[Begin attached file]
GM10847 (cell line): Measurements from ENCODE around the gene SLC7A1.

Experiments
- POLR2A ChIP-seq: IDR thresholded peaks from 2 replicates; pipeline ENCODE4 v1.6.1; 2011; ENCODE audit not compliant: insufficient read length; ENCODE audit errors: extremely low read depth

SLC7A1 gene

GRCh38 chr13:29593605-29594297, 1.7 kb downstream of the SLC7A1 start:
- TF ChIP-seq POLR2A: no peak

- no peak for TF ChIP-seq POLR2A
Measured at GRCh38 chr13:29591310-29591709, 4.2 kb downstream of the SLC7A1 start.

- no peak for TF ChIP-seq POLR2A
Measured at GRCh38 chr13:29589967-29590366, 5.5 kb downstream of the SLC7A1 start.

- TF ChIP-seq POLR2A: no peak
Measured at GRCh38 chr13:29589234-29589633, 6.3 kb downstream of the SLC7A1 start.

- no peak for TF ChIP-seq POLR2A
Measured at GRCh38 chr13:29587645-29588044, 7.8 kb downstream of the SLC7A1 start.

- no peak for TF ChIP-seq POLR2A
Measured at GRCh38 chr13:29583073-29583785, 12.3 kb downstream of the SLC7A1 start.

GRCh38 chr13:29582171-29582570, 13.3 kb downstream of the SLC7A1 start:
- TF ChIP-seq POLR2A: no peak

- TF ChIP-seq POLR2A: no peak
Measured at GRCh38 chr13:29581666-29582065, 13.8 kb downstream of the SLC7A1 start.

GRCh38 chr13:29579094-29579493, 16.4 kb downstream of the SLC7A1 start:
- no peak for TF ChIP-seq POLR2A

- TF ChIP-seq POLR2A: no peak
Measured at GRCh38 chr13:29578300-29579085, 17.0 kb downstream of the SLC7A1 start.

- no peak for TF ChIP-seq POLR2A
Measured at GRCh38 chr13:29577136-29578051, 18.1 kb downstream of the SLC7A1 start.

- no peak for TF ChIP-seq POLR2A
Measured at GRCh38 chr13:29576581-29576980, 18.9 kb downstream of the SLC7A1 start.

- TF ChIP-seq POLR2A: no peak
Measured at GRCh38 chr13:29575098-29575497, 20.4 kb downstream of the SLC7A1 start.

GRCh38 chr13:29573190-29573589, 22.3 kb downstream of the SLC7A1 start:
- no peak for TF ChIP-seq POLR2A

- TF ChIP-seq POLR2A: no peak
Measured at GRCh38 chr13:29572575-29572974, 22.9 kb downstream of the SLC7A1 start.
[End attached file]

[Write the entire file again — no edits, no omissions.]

GM10847 (cell line): Measurements from ENCODE around the gene SLC7A1.

Experiments
- POLR2A ChIP-seq: IDR thresholded peaks from 2 replicates; pipeline ENCODE4 v1.6.1; 2011; ENCODE audit not compliant: insufficient read length; ENCODE audit errors: extremely low read depth

SLC7A1 gene

GRCh38 chr13:29593605-29594297, 1.7 kb downstream of the SLC7A1 start:
- TF ChIP-seq POLR2A: no peak

- no peak for TF ChIP-seq POLR2A
Measured at GRCh38 chr13:29591310-29591709, 4.2 kb downstream of the SLC7A1 start.

- no peak for TF ChIP-seq POLR2A
Measured at GRCh38 chr13:29589967-29590366, 5.5 kb downstream of the SLC7A1 start.

- TF ChIP-seq POLR2A: no peak
Measured at GRCh38 chr13:29589234-29589633, 6.3 kb downstream of the SLC7A1 start.

- no peak for TF ChIP-seq POLR2A
Measured at GRCh38 chr13:29587645-29588044, 7.8 kb downstream of the SLC7A1 start.

- no peak for TF ChIP-seq POLR2A
Measured at GRCh38 chr13:29583073-29583785, 12.3 kb downstream of the SLC7A1 start.

GRCh38 chr13:29582171-29582570, 13.3 kb downstream of the SLC7A1 start:
- TF ChIP-seq POLR2A: no peak

- TF ChIP-seq POLR2A: no peak
Measured at GRCh38 chr13:29581666-29582065, 13.8 kb downstream of the SLC7A1 start.

GRCh38 chr13:29579094-29579493, 16.4 kb downstream of the SLC7A1 start:
- no peak for TF ChIP-seq POLR2A

- TF ChIP-seq POLR2A: no peak
Measured at GRCh38 chr13:29578300-29579085, 17.0 kb downstream of the SLC7A1 start.

- no peak for TF ChIP-seq POLR2A
Measured at GRCh38 chr13:29577136-29578051, 18.1 kb downstream of the SLC7A1 start.

- no peak for TF ChIP-seq POLR2A
Measured at GRCh38 chr13:29576581-29576980, 18.9 kb downstream of the SLC7A1 start.

- TF ChIP-seq POLR2A: no peak
Measured at GRCh38 chr13:29575098-29575497, 20.4 kb downstream of the SLC7A1 start.

GRCh38 chr13:29573190-29573589, 22.3 kb downstream of the SLC7A1 start:
- no peak for TF ChIP-seq POLR2A

- TF ChIP-seq POLR2A: no peak
Measured at GRCh38 chr13:29572575-29572974, 22.9 kb downstream of the SLC7A1 start.